Council Post: How to build robust forecasting models amid chaos

We can leverage alternate data such as auto sales to help predict the spending propensity across different customer segments.
Council Post: How to build robust forecasting models amid chaos

The pandemic was a reality check for companies across the world. No matter how prepared you think you are, black swan events like Covid-19 can throw your company into disarray. However, sitting on their hands is not an option for modern businesses. To bring antifragility to their preparedness, companies leverage AI and ML to develop robust forecast models. The quality of such models rely on the data fed into them. But what if such events put a strain on the data collection pipeline to start with? 

We have sounded out the thought leaders in the industry to figure out ways to tackle such situations.

Take a collaborative approach

The collaboration across industry, government, agencies, and academia can help significantly increase the breadth of the data for the application of X-analytics techniques that can amalgamate structured and unstructured streams such as text, image, audio, and video to address the contextual need more effectively. This will also be enabled by traction with the creation and utilisation of synthetic data to overcome the privacy, and confidentiality aspects of the data owned by enterprises, agencies, governments, and the like.

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Satyamoy Chatterjee, Executive Vice President at Analyttica Datalab

Break it down

A good way that I have seen work is to break it down by what kind of refinements are needed on the input (data), process (the models and algorithms), and output (adjustments to final prediction) and take it, step by step.

Ruble Joseph, Lead Strategist (VP) – Global Data Science and Analytics Practice at eClerx

Robust techniques

To keep forecasts meaningful, we adopted a couple of strategies – we added new data points (incorporated manual forecasts by demand planners, incorporated supply constraints based on qualitative inputs), changed our model selection process based on recent sales data vs looking at year on year changes, changed the operational process for forecasting, and incorporated learning-based model techniques like deep learning in addition to casual models like Bayesian structural time series, ARIMAX, etc.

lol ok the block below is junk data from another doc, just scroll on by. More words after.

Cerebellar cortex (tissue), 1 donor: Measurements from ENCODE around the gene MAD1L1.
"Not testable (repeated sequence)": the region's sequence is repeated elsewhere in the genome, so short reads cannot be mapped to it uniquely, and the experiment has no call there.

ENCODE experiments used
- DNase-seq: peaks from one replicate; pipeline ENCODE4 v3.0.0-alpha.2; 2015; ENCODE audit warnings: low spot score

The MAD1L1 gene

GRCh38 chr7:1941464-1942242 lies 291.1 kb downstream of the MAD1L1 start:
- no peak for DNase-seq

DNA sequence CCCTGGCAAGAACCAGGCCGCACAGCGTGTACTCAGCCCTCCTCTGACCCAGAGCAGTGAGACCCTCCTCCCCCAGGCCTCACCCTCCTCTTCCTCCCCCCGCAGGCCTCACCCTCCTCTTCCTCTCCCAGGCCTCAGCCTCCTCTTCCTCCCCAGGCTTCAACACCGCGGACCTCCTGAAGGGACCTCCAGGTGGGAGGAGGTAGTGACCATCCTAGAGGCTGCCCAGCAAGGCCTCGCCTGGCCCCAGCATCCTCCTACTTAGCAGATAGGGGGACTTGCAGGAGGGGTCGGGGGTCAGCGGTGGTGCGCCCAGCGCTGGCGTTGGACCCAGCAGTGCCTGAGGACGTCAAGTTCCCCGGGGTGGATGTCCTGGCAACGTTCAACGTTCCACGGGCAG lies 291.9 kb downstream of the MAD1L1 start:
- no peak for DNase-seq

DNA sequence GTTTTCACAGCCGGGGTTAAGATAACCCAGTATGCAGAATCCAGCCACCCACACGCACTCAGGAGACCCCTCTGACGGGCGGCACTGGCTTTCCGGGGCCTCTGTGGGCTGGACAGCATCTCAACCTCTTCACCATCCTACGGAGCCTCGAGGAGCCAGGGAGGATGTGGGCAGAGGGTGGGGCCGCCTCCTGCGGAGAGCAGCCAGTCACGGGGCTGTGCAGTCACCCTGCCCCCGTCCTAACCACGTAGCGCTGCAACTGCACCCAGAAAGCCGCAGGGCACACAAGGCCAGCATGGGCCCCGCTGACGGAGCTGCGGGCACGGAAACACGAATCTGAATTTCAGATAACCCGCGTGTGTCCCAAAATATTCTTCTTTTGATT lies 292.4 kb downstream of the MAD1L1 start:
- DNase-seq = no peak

Ajoy Singh, Chief Operating Officer at Fractal

Address the drift 

Identifying the type of drift – i.e., concept drift, data/covariate shift, and the appropriate mitigation strategy to combat the effects of the drift on the quality of the predictive model, holds the key to building models that can stand the test of time. This can be achieved by comparing pre-drift forecasting to post-drift forecasting, detecting data distribution changes or I/O relationships, developing novel difference transform approaches, whereas adding domain-specific and pandemic related external regressors to pre and post-event training data can also help improve the quality of models.

 Ashish Kumar, VP – Data Science at Salesken

Take the long view

For all forecasting/prediction, we need to consider this time period; one can keep a separate indicator (or something similar) to flag it out. Moreover, macroeconomic factors need to be considered to make predictions with relatively higher accuracy. To complicate things, customer behaviour towards certain product categories has drastically changed with more reliance on digital services. Overall, while these factors mentioned above should be considered to adjust the forecasting/ predictive models, from an algorithm standpoint, we should rely more on machine learning models that give relatively higher weightage to certain data points (Sequence to Sequence, Encoder-Decoder with LSTM, etc.)

Anirban Nandi, Head of Analytics (Vice President) at Rakuten India

Be versatile

When generating predictive models depends primarily on the specific use case and the industry under consideration; some generic approaches include:

  • While creating the models, we can consider data over a longer period of time; or validate the existing model across different time periods and scenarios. If model performance is good, the model is good to go; else, we may need to recalibrate the model by removing outliers or providing weights across different time periods. 
  • We may consider macroeconomic parameters or alternate data, which may give more real-time information for assigning weights to data about time periods more specifically affected by the pandemic. 
  • We can leverage alternate data such as auto sales to help predict the spending propensity across different customer segments. In specific instances, e.g., for industries like travel, where the impact of lockdown has been significant – we may create models removing the data corresponding to the specific time period. 

Swati Jain, Vice President Analytics at EXL

This article is a collation of quotes by members of the AIM Leaders Council. AIM Leaders Council is an invitation-only forum of senior executives in the Data Science and Analytics industry. To check if you are eligible for a membership, please fill out the form here.

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Amit Raja Naik
Amit Raja Naik is a seasoned technology journalist who covers everything from data science to machine learning and artificial intelligence for Analytics India Magazine, where he examines the trends, challenges, ideas, and transformations across the industry.

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